Word for the Week
Short reflections on Bible passages, with a frontline focus...
What do you think of when you think of ‘the world’? For me, it brings to mind mountains, fields, beaches, and incredible scenery I only really see on Instagram, but deeply want to visit. ‘The world’ to me is the created beauty of all that God had made. I love it – and whenever I manage to stop and pay attention, I am humbled and awed and drawn to worship.
This is not what John means by ‘the world’. John would have been well aware that ‘the earth is the Lord’s and everything in it; the world and all who live in it’ (Psalm 24:1), and the Bible says many positive things about the world as created by God and given to human beings to cultivate. ‘The world’ here, however, has a moral sense, alluding instead to the world which had forsaken the God who had made it, indulging instead in ‘the lust of the flesh, the lust of the eyes, and the pride of life’.
As we go into this week, we will likely be bombarded with these three things that John says represent ‘the world’. We will be encouraged to chase after material things, after possessions and success and accolades. Our eyes will be drawn to images and to words that defile and dishonour. And we will be tempted to boast and brag about our knowledge, belongings, and achievements. The lust of the flesh, of the eyes, and the pride of life. We live in the world, and we cannot escape it. We have a choice to make.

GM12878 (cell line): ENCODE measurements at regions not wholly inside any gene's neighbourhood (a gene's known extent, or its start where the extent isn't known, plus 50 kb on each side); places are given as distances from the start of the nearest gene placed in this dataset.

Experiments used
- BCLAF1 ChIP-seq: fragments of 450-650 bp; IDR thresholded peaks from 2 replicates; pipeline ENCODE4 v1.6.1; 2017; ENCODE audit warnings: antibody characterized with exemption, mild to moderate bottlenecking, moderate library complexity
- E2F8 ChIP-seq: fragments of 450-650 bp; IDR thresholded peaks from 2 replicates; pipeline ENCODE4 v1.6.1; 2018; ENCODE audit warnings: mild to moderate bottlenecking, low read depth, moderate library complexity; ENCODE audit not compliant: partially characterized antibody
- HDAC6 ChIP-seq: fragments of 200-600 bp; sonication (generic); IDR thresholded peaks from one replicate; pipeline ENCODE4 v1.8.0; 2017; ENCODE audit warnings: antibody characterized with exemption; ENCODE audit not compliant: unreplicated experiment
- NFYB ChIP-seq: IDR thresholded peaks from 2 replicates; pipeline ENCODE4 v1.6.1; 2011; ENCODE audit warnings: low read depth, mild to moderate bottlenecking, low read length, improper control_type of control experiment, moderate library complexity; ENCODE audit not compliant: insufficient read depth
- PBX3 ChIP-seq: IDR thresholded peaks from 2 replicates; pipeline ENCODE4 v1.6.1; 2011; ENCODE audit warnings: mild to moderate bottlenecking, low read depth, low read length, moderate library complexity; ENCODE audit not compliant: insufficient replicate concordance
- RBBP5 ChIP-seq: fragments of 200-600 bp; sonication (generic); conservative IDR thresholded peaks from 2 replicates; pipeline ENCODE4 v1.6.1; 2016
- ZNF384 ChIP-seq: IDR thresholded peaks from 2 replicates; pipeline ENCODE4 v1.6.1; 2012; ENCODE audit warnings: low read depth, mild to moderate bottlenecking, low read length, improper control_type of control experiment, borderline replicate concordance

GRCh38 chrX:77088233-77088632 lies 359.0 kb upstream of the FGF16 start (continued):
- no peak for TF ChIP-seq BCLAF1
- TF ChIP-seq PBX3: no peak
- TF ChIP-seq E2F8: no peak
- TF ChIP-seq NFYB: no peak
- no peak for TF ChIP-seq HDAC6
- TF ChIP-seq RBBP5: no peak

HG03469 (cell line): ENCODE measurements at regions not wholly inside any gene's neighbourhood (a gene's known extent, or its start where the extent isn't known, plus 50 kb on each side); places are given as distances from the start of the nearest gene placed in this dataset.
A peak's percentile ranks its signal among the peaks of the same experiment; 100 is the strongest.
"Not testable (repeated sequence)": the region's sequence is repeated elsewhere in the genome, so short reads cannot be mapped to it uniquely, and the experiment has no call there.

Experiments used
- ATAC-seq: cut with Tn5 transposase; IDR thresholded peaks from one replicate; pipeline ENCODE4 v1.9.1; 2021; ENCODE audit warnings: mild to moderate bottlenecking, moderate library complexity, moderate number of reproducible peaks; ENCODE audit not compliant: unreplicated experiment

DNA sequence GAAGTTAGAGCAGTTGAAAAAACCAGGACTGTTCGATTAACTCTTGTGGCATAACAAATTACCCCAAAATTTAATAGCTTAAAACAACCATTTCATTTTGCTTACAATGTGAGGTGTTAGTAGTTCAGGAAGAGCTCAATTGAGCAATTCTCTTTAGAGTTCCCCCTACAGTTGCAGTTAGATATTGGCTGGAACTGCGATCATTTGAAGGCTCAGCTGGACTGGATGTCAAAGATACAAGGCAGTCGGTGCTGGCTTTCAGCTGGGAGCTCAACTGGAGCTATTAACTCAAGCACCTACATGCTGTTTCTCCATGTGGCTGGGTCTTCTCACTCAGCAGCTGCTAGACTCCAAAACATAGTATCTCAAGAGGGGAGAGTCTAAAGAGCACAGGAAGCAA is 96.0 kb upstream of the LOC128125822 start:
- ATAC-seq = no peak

And – as when John writes elsewhere about the opposition between darkness and light – there is no neutrality. We either love ‘the world’ or we love God. We cannot love both – our allegiance must be to one and one alone. John is pretty clear which one we should pick – for ‘the world and its desires pass away, but whoever does the will of God lives for ever’. To align ourselves with the world’s false gods and false values is to align ourselves with that which is ultimately doomed to destruction.
Just because we live in the world does not mean we have to declare our allegiance to it. To love God, John says, is to exclude other loyalties which demand ultimate allegiance. And to love God is to be promised lasting joy: God will prevail; all else will fade away.